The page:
For most small business owners, email is a communication tool that is either very important or mission-critical. Email is the place where reports come in from employees, where updates from sales and purchases are routed, where client requests and customer messages flow. For those business owners gifted in the use of the written word, email is a time-saver and a force-multiplier; for those more verbal or analytic in orientation, it can be rather the opposite. Regardless, the very convenience of ubiquity of email means that the email inbox tends to become an overflowing morass of unread messages and missed opportunities hanging fire.
It doesn’t have to be that way! There are powerful tools available to help you manage your inbox as well as some fundamental but highly useful approaches to handling and organizing all that information.
One of the old slogans of the environmental movement has some applicability to your email account, and just as with our garbage, it’s the first and last words that are most relevant. You should reduce the number of messages coming into your email inbox by ruthlessly culling the sources of emails that waste your time.
These techniques will help keep the inflow of mail down to a dull roar.
It’s very easy to fall behind. When tens or hundreds of messages come in every day, it’s easy to fall into a trap of just letting them pile up “for one afternoon.” But one afternoon becomes one day becomes one week becomes “You have 18,201 unread messages” faster than you might think. Managing your email can’t be your only job, but it does have to be one of your jobs (unless you are so incredibly blessed as to have someone to do it for you—a virtual assistant, perhaps?) and if you don’t do it will snowball on you. Make time to handle it. If worst comes to worst, delete everything. The people with important messages will write again, eventually. (This should be a last resort, however, as you do not want emails from clients or prospective customers to go unread).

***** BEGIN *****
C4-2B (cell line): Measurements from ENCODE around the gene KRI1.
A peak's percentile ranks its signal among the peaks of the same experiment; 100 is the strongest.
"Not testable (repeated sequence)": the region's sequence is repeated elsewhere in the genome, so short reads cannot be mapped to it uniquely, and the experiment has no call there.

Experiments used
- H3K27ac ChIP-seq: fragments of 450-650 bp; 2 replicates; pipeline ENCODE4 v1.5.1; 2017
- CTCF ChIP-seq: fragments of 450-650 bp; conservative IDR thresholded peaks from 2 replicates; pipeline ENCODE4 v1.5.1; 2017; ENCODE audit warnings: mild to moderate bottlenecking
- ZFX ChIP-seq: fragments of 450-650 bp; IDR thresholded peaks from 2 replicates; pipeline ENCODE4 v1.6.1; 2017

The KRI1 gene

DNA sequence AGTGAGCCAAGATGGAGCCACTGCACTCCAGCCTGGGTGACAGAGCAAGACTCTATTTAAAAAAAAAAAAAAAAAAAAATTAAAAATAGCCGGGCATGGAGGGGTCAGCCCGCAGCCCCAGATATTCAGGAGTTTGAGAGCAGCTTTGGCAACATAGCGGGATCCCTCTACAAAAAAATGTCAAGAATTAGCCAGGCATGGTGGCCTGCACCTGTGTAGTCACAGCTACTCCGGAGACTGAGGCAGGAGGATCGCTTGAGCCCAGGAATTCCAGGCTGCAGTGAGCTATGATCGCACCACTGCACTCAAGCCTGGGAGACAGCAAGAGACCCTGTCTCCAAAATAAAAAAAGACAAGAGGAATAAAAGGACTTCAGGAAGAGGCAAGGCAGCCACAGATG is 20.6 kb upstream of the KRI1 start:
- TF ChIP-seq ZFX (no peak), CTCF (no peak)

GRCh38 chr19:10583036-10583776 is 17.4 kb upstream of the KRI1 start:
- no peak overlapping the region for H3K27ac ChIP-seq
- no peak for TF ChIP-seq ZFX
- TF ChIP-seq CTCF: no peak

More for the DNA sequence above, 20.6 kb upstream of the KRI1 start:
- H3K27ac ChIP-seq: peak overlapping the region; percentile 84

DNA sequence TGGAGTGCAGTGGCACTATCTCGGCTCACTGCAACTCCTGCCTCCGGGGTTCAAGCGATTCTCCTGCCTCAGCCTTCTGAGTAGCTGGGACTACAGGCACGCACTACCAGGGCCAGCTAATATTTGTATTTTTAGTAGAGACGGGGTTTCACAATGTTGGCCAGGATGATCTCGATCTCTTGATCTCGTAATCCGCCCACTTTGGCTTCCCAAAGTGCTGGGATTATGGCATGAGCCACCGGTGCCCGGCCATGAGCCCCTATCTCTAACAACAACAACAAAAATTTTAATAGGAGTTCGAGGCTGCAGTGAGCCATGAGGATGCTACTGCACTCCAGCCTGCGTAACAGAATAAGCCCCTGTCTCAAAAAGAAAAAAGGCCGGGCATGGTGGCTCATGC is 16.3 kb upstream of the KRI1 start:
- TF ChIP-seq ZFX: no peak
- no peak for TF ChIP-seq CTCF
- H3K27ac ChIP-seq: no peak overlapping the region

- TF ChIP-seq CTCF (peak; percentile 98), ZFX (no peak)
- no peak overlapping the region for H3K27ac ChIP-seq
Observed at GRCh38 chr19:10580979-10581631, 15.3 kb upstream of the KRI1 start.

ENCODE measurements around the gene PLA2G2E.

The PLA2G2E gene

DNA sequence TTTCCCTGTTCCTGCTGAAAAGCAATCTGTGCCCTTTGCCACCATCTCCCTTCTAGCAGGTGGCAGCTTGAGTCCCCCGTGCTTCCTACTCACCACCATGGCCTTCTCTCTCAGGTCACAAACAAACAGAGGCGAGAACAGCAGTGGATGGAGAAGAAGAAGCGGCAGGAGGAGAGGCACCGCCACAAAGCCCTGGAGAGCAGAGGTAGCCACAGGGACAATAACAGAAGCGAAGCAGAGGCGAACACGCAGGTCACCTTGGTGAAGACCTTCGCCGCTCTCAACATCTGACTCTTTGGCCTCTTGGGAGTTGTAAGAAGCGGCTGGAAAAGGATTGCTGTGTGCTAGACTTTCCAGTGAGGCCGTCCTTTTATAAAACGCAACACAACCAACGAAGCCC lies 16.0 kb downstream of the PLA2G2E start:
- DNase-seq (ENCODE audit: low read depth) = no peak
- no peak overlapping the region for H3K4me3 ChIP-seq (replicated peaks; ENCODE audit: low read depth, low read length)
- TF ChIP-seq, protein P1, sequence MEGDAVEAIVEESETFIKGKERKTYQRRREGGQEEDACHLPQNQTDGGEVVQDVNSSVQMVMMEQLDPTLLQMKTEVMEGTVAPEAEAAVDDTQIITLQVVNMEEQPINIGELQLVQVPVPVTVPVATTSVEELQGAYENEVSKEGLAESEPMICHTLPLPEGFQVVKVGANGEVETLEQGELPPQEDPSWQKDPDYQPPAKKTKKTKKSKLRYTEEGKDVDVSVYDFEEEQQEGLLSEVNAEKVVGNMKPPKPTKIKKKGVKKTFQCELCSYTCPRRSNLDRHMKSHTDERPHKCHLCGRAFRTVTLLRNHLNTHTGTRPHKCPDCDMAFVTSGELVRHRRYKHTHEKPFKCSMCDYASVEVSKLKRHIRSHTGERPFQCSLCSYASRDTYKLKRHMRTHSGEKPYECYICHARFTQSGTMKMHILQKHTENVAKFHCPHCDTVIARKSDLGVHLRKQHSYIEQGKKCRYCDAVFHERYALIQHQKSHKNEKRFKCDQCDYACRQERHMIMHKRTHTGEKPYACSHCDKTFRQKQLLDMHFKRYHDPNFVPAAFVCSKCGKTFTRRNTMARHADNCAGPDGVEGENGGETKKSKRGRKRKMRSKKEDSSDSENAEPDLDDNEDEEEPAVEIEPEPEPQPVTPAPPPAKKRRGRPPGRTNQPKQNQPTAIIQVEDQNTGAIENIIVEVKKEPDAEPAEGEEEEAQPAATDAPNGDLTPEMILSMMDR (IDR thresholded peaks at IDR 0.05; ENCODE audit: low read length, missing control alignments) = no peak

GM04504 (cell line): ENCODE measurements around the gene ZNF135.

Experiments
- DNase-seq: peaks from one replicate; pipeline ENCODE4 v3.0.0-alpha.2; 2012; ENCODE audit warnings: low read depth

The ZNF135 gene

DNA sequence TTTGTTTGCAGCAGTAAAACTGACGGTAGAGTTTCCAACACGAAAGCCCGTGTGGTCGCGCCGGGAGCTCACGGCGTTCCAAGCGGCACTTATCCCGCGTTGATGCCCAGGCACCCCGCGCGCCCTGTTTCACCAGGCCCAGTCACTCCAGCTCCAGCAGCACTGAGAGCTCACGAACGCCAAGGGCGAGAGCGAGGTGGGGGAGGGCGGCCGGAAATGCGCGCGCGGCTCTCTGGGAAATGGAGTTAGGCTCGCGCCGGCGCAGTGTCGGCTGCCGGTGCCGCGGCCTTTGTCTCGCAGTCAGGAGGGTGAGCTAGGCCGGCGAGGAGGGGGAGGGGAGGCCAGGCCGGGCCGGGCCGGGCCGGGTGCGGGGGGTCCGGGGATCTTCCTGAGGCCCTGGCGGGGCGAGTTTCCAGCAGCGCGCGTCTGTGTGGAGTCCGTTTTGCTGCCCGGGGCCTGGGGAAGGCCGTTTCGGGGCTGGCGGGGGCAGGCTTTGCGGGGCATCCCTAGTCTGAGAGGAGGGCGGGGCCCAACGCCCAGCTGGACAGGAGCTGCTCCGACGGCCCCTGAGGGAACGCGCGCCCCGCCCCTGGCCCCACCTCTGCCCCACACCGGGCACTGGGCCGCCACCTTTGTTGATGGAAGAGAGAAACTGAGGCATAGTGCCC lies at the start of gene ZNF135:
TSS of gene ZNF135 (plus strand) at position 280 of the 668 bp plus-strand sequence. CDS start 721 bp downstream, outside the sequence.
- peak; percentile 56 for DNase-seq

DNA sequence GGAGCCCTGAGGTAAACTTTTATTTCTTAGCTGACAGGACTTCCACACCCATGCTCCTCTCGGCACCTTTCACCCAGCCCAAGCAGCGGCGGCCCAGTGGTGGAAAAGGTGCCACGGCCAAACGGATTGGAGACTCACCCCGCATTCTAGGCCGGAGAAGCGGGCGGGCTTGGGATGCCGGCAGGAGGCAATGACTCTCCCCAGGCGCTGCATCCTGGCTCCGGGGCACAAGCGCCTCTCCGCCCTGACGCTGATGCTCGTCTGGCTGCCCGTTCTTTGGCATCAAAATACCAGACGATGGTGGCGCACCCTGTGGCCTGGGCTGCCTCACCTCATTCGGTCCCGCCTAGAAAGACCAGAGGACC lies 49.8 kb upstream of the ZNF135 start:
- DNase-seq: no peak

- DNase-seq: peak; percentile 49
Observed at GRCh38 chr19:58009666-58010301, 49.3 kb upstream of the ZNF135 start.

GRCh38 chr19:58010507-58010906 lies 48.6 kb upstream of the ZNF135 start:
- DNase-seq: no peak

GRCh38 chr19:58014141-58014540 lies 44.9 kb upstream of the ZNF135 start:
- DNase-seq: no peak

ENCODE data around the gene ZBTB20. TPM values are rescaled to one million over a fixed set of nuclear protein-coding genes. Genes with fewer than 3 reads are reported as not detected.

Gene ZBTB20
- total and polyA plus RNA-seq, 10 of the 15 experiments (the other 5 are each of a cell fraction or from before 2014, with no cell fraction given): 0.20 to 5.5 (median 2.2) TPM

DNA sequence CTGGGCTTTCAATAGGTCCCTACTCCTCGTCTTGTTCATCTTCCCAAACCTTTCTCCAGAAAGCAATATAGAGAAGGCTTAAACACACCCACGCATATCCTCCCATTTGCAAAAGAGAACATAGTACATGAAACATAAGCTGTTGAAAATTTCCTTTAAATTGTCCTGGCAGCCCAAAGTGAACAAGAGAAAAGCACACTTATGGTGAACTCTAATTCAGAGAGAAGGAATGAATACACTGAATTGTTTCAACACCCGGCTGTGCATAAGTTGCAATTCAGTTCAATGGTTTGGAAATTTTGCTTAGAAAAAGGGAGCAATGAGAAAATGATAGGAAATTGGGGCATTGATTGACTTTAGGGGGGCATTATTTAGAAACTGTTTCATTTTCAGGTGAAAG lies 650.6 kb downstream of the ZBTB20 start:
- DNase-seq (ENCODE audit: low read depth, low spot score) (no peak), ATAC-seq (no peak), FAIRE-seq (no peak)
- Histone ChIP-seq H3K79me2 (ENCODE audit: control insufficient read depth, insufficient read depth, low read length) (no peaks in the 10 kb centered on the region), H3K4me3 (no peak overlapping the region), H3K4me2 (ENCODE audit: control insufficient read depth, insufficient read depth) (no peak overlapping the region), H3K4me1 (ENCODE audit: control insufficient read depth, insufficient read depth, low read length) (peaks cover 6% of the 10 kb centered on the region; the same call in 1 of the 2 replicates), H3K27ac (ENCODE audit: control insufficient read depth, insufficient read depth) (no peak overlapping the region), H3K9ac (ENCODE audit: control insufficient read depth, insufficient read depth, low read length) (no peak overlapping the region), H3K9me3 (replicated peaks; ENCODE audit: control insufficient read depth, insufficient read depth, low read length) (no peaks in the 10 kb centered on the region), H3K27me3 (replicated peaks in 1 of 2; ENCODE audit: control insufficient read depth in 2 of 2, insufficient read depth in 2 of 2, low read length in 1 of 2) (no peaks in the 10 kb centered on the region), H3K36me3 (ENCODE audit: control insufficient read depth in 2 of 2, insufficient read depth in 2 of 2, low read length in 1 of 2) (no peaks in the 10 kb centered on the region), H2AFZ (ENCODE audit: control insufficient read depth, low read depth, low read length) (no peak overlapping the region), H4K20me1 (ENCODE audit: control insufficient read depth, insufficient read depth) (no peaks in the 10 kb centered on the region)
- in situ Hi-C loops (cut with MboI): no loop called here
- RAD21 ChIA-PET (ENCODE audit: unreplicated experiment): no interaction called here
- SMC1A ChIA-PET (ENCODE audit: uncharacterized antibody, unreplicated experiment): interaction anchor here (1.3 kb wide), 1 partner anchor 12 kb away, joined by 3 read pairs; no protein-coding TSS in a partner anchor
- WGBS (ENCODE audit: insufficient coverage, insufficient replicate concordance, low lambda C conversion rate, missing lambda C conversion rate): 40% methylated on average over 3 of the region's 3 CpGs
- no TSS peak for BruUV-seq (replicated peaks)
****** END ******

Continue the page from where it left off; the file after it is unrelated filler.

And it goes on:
Every email client has its own system of folders, stars, labels, etc. and most email clients have at least rudimentary filtering and automation functionality. Take advantage of your chosen client’s features. The simple act of sorting your email automatically by general subject can greatly reduce the stress of opening your email inbox.
There are tools for email inbox management. There are SO MANY TOOLS. So many, in fact, that you could easily make your situation far worse by haphazardly implementing too many tools…but if you choose a few tools wisely you can enhance your efficiency. Here are some of the tools that are most useful.
ITTT is a personal email automation system that lets you create triggers and events based on messages from apps and devices. It isn’t limited just to email, but you can use it to do things like:
…it really can do just about anything.
Sortd is a Gmail skin that enhances the organization of your inbox, transforming your simple list of messages into a multi-column display that acts like a to-do list.
Boomerang is a tool that allows you to schedule emails to be sent at a future date—perfect if you need to remind someone to do something, but don’t want to be perceived as hassling them ahead of time, or if you need to remind YOURSELF of something! Also perfect for sending personalized emails to clients.
AwayFind allows you to get away from your desk, not miss any important messages, and yet not be driven crazy by constant phone alerts. The tool lets you define the types of messages that you do want to be notified of while you’re away—your CFO sends you the quarterly numbers: yes. Aunt Peg’s daily reminder to wear a sweater:not so much.
SaneBox prioritizes and summarizes your messages by analyzing the message headers for critical keywords. Important messages are kept, bundled up, and presented to you; unimportant stuff gets put into a special folder to be reviewed later (it’s not going to happen, Aunt Peg).
Ditch Aunt Peg and the recipe digest, use the automation features you have available to you, stay on top of things, and use the tools that are right for you. Do these things, and your inbox will be much more manageable.